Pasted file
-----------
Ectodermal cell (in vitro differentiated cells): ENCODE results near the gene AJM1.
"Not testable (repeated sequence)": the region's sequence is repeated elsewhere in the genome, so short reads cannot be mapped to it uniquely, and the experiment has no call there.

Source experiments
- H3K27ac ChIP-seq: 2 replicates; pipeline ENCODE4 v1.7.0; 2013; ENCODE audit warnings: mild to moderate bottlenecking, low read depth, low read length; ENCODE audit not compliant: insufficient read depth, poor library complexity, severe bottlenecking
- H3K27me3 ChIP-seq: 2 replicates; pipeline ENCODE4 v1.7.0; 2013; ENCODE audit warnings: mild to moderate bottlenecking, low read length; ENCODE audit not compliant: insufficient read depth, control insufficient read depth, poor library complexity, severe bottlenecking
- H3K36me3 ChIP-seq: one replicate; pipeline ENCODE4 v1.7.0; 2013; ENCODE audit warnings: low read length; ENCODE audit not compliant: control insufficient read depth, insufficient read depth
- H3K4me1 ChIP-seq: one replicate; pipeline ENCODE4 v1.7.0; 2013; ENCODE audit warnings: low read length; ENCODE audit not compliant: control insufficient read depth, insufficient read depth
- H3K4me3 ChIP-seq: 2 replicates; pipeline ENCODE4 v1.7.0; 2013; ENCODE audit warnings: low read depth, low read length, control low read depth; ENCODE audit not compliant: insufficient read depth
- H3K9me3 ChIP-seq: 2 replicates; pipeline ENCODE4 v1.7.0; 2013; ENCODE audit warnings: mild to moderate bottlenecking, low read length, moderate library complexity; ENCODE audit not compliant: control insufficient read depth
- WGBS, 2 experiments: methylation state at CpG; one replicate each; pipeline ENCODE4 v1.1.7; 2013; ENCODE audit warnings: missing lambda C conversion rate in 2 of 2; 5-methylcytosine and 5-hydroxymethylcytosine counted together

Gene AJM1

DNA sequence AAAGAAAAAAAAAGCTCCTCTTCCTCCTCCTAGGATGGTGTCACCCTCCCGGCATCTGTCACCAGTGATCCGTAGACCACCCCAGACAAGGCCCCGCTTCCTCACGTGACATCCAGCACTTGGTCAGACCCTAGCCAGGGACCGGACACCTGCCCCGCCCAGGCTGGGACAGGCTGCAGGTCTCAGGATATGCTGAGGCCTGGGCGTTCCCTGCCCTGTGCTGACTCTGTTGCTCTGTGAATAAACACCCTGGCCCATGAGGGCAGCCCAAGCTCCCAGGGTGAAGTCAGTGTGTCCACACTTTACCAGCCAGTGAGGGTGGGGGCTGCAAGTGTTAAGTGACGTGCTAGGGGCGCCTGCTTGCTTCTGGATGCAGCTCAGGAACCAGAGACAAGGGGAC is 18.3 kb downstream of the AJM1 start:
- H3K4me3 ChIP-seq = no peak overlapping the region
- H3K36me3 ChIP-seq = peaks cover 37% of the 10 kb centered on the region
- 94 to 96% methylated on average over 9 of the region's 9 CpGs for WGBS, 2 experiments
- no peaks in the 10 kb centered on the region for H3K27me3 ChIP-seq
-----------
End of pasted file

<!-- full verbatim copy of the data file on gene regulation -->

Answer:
Ectodermal cell (in vitro differentiated cells): ENCODE results near the gene AJM1.
"Not testable (repeated sequence)": the region's sequence is repeated elsewhere in the genome, so short reads cannot be mapped to it uniquely, and the experiment has no call there.

Source experiments
- H3K27ac ChIP-seq: 2 replicates; pipeline ENCODE4 v1.7.0; 2013; ENCODE audit warnings: mild to moderate bottlenecking, low read depth, low read length; ENCODE audit not compliant: insufficient read depth, poor library complexity, severe bottlenecking
- H3K27me3 ChIP-seq: 2 replicates; pipeline ENCODE4 v1.7.0; 2013; ENCODE audit warnings: mild to moderate bottlenecking, low read length; ENCODE audit not compliant: insufficient read depth, control insufficient read depth, poor library complexity, severe bottlenecking
- H3K36me3 ChIP-seq: one replicate; pipeline ENCODE4 v1.7.0; 2013; ENCODE audit warnings: low read length; ENCODE audit not compliant: control insufficient read depth, insufficient read depth
- H3K4me1 ChIP-seq: one replicate; pipeline ENCODE4 v1.7.0; 2013; ENCODE audit warnings: low read length; ENCODE audit not compliant: control insufficient read depth, insufficient read depth
- H3K4me3 ChIP-seq: 2 replicates; pipeline ENCODE4 v1.7.0; 2013; ENCODE audit warnings: low read depth, low read length, control low read depth; ENCODE audit not compliant: insufficient read depth
- H3K9me3 ChIP-seq: 2 replicates; pipeline ENCODE4 v1.7.0; 2013; ENCODE audit warnings: mild to moderate bottlenecking, low read length, moderate library complexity; ENCODE audit not compliant: control insufficient read depth
- WGBS, 2 experiments: methylation state at CpG; one replicate each; pipeline ENCODE4 v1.1.7; 2013; ENCODE audit warnings: missing lambda C conversion rate in 2 of 2; 5-methylcytosine and 5-hydroxymethylcytosine counted together

Gene AJM1

DNA sequence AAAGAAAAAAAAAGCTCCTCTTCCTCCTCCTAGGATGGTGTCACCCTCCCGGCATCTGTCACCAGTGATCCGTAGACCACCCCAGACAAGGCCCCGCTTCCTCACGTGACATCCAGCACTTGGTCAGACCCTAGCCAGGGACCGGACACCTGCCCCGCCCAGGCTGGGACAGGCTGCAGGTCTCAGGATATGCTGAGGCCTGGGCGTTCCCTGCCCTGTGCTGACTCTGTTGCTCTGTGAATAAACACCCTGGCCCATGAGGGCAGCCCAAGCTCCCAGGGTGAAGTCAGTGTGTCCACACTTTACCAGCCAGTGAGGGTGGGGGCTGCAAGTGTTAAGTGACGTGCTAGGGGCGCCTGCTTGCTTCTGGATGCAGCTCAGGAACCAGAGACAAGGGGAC is 18.3 kb downstream of the AJM1 start:
- H3K4me3 ChIP-seq = no peak overlapping the region
- H3K36me3 ChIP-seq = peaks cover 37% of the 10 kb centered on the region
- 94 to 96% methylated on average over 9 of the region's 9 CpGs for WGBS, 2 experiments
- no peaks in the 10 kb centered on the region for H3K27me3 ChIP-seq